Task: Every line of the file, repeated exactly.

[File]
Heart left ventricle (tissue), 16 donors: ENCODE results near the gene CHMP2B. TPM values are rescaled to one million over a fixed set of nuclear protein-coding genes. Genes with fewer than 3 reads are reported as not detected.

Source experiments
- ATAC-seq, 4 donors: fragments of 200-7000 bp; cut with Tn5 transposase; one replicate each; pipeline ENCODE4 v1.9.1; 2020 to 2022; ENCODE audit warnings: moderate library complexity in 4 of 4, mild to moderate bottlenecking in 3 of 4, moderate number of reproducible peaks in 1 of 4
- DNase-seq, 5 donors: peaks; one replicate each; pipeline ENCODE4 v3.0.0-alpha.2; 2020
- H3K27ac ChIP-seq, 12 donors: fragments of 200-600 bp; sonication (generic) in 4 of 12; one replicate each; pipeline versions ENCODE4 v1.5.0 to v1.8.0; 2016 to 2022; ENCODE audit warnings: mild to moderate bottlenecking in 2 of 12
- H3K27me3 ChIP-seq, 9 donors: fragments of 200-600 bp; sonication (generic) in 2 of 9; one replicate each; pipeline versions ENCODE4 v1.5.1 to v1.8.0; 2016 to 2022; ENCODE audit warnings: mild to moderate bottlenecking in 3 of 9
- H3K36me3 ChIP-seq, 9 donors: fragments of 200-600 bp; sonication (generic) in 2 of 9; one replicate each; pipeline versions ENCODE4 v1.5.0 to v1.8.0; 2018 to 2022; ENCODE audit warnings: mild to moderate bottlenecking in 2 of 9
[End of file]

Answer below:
Heart left ventricle (tissue), 16 donors: ENCODE results near the gene CHMP2B. TPM values are rescaled to one million over a fixed set of nuclear protein-coding genes. Genes with fewer than 3 reads are reported as not detected.

Source experiments
- ATAC-seq, 4 donors: fragments of 200-7000 bp; cut with Tn5 transposase; one replicate each; pipeline ENCODE4 v1.9.1; 2020 to 2022; ENCODE audit warnings: moderate library complexity in 4 of 4, mild to moderate bottlenecking in 3 of 4, moderate number of reproducible peaks in 1 of 4
- DNase-seq, 5 donors: peaks; one replicate each; pipeline ENCODE4 v3.0.0-alpha.2; 2020
- H3K27ac ChIP-seq, 12 donors: fragments of 200-600 bp; sonication (generic) in 4 of 12; one replicate each; pipeline versions ENCODE4 v1.5.0 to v1.8.0; 2016 to 2022; ENCODE audit warnings: mild to moderate bottlenecking in 2 of 12
- H3K27me3 ChIP-seq, 9 donors: fragments of 200-600 bp; sonication (generic) in 2 of 9; one replicate each; pipeline versions ENCODE4 v1.5.1 to v1.8.0; 2016 to 2022; ENCODE audit warnings: mild to moderate bottlenecking in 3 of 9
- H3K36me3 ChIP-seq, 9 donors: fragments of 200-600 bp; sonication (generic) in 2 of 9; one replicate each; pipeline versions ENCODE4 v1.5.0 to v1.8.0; 2018 to 2022; ENCODE audit warnings: mild to moderate bottlenecking in 2 of 9